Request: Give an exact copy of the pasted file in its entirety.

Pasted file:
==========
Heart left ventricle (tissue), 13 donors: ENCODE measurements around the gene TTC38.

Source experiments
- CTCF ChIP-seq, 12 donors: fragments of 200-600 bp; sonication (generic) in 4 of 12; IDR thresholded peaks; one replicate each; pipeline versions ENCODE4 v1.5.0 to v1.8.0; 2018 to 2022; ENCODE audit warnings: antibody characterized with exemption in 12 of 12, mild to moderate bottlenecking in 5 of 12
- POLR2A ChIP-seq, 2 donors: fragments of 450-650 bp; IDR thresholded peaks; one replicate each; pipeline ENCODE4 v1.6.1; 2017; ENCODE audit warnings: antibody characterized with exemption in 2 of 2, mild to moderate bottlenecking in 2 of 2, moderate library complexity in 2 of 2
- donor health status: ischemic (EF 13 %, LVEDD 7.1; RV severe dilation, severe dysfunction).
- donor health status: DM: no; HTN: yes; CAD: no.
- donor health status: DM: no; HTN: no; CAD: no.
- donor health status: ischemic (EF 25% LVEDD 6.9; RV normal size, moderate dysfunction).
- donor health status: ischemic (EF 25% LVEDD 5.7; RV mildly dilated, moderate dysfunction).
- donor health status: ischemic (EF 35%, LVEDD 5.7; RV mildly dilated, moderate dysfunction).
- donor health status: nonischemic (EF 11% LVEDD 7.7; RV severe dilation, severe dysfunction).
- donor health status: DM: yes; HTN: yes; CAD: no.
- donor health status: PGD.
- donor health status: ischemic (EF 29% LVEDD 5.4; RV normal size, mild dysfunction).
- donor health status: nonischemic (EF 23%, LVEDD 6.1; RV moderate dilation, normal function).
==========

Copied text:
Heart left ventricle (tissue), 13 donors: ENCODE measurements around the gene TTC38.

Source experiments
- CTCF ChIP-seq, 12 donors: fragments of 200-600 bp; sonication (generic) in 4 of 12; IDR thresholded peaks; one replicate each; pipeline versions ENCODE4 v1.5.0 to v1.8.0; 2018 to 2022; ENCODE audit warnings: antibody characterized with exemption in 12 of 12, mild to moderate bottlenecking in 5 of 12
- POLR2A ChIP-seq, 2 donors: fragments of 450-650 bp; IDR thresholded peaks; one replicate each; pipeline ENCODE4 v1.6.1; 2017; ENCODE audit warnings: antibody characterized with exemption in 2 of 2, mild to moderate bottlenecking in 2 of 2, moderate library complexity in 2 of 2
- donor health status: ischemic (EF 13 %, LVEDD 7.1; RV severe dilation, severe dysfunction).
- donor health status: DM: no; HTN: yes; CAD: no.
- donor health status: DM: no; HTN: no; CAD: no.
- donor health status: ischemic (EF 25% LVEDD 6.9; RV normal size, moderate dysfunction).
- donor health status: ischemic (EF 25% LVEDD 5.7; RV mildly dilated, moderate dysfunction).
- donor health status: ischemic (EF 35%, LVEDD 5.7; RV mildly dilated, moderate dysfunction).
- donor health status: nonischemic (EF 11% LVEDD 7.7; RV severe dilation, severe dysfunction).
- donor health status: DM: yes; HTN: yes; CAD: no.
- donor health status: PGD.
- donor health status: ischemic (EF 29% LVEDD 5.4; RV normal size, mild dysfunction).
- donor health status: nonischemic (EF 23%, LVEDD 6.1; RV moderate dilation, normal function).